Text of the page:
Boeing faces '$100m a month' compensation costs over grounded 737 Max jets

More than 350 planes are grounded after Ethiopian Airlines crash

FILE PHOTO: The company logo for Boeing is displayed on a screen on the floor of the New York Stock Exchange (NYSE) in New York, U.S., March 11, 2019. REUTERS/Brendan McDermid/File Photo
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Boeing could face millions of dollars in compensation claims as airlines recover the mounting costs of grounded 737 Max jets, delivery delays and leasing alternative planes after the fatal crash in Ethiopia, analysts said.

The cost to Boeing is at least $100 million (Dh367m) a month just from reimbursing carriers and this could increase by $12m each month that 737 Max deliveries are delayed, George Ferguson, senior aerospace analyst at Bloomberg Intelligence told The National. JP Morgan estimates the monthly cost at about $115m while Frost and Sullivan estimates nearly $170m.

With more than 350 Boeing 737 Max jets now idle, there are not enough used or parked planes in the market to replace them and airlines will look to the US plane maker to recover their costs.

"I expect any airline that is at a loss due to a grounded Max or missed delivery will look to Boeing for compensation," Mr Ferguson said. "

After similarities arose between the Ethiopian Airlines and Lion Air crashes, regulators around the world grounded the 737 Max jets and Boeing temporarily halted deliveries of its best-selling aircraft that was intended to be the future industry workhorse. The delivery delays, pending the investigation, could cost Boeing about $400m a month in cash flow loss in addition to compensation fees, according to Bloomberg Intelligence.

Though Texas-based Southwest Airlines, the biggest buyer of the revamped single-aisle jet, has not voiced any intent to seek compensation, Oslo-based Norwegian Air was among the first to announce it will seek reimbursement from Boeing for costs and lost revenue after grounding the 18 re-engined 737 Max jets in its fleet.

The grounding will have a minimal financial impact on the airlines operating the planes-- as they lease alternative jets to fly according to schedule or cancel some flights then get reimbursed by Boeing, analysts said. However, they will feel the impact the longer the ban lasts and as the peak summer travel period approaches.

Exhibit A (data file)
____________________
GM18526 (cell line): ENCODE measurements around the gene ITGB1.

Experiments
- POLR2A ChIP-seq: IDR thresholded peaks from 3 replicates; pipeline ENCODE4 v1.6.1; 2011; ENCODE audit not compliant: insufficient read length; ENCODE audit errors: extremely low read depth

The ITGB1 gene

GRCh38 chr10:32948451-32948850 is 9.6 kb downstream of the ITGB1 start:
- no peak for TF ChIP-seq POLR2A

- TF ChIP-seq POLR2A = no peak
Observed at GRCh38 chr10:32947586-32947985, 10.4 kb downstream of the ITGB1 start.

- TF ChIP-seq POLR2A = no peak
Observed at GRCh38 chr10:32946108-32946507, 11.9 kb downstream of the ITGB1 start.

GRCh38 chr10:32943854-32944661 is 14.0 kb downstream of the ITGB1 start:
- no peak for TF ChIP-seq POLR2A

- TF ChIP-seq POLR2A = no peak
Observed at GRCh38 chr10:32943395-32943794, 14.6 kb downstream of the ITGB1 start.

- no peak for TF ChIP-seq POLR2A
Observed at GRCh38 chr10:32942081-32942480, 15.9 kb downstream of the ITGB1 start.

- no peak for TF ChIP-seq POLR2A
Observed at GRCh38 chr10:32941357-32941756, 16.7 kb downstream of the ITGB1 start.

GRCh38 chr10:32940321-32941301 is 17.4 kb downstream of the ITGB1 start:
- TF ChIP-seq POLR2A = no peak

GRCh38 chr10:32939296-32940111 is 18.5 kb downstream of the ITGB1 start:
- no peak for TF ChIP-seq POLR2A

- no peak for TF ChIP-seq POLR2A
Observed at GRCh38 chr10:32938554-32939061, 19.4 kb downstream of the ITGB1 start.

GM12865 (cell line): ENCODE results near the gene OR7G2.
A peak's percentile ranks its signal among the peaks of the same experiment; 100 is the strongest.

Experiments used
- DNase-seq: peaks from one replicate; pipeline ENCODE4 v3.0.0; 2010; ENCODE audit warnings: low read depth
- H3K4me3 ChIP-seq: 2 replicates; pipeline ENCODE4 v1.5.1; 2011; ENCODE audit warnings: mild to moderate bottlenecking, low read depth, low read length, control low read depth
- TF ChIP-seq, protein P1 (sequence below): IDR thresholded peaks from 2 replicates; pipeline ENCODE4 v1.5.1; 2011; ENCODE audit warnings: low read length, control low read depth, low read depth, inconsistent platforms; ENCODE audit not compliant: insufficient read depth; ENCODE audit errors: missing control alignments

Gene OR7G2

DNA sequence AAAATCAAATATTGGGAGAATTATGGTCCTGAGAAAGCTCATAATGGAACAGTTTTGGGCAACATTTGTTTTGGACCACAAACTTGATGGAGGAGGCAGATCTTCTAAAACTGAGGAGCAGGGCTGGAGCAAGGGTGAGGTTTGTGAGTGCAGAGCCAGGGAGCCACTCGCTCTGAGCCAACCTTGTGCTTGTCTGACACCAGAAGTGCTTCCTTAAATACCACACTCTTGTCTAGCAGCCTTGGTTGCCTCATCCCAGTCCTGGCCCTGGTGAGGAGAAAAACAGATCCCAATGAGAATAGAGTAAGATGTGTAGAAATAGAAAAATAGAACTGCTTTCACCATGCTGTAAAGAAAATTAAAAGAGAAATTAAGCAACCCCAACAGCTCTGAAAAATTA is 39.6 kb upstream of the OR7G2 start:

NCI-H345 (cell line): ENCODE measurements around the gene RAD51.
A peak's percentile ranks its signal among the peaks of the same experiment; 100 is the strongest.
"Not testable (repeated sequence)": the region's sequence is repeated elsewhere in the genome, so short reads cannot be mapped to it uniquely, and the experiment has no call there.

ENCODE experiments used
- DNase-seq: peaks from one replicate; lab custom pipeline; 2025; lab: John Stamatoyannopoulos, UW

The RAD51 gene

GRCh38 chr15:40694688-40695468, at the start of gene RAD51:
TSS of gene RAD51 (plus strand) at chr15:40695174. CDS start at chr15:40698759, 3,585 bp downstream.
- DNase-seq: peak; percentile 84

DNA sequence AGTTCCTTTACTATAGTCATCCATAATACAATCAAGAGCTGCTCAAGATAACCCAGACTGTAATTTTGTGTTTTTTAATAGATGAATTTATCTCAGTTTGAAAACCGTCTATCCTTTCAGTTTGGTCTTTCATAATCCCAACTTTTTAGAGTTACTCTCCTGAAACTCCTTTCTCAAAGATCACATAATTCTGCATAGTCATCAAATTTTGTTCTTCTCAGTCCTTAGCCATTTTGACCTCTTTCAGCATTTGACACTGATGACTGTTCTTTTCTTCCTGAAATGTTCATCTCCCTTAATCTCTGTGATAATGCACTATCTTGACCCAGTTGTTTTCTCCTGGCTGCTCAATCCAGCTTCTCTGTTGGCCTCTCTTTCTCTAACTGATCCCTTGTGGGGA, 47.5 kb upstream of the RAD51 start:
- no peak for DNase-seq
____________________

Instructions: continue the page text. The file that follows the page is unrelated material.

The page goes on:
"It will hurt more as we get into summer flying season, and this is when airlines make their money," Mr Ferguson said. "So if this isn't sorted by then, I am a lot more worried for airlines in financially difficult straits."

While the Max is currently only about two per cent of the narrowbody fleet globally and therefore its effects are now limited, that figure should grow to about five per cent by year-end based on planned deliveries so "it will hurt more" as the year goes on and will certainly clip some planned expansion, he said.

The extent of the financial impact to an airline will depend on the number of Maxs in its fleet, how long the grounding lasts and how they operate the jets, aviation consultant John Strickland said.

"It's not a black and white simple exercise to put another plane in service: it depends on availability, payload performance and lots of commercial considerations," Mr Strickland said. "The Max can fly further with more payload than its predecessor."

A shortage of parked narrow-bodies to replace the grounded jets means less expansion this summer and therefore airfares could rise, boosting profitability.


World's Boeing 737 Max 8 fleet


"As most short-haul markets suffer from overcapacity, this could actually help airline profitability this summer," Mr Ferguson said. "And if your a struggling airline, lessors are still likely to lease you an airplane if you can show that Boeing will be paying for the lease."

Boeing has "significant" financial resources to weather the impact from the Max grounding with $8.56 billion of cash as of December 31, according to Moody's Investor Service. It expects the Max Program will overcome the near-term challenges from the twin crashes and does not foresee wholesale cancellations of orders.

However, the confidentiality of sales contracts, the unknown duration of the grounding and incomplete investigation of the crashes complicate estimates of Boeing’s financial risk, it said.

The bigger issue for Boeing beyond the compensation claims is reputational damage and attracting future orders for a revamped 737 jet, analysts said.

"They'd have to go harder with discounts if they want to win business," Diogenis Papiomytis, Frost and Sullivan's global program director for commercial aviation, said. "If they want to win more business and orders, the biggest cost to them is the number of orders from Maxs will drop, future orders will be hurt and so they have to provide even steeper discounts to win them over."

Mr Papiomytis estimates the cost to airlines of grounding the jet from March until May, when a software upgrade is expected to roll out, could reach $500m over the three months. This excludes cost of network disruptions.

If the grounding persists until the end of the year, costs could jump to $4bn, he said.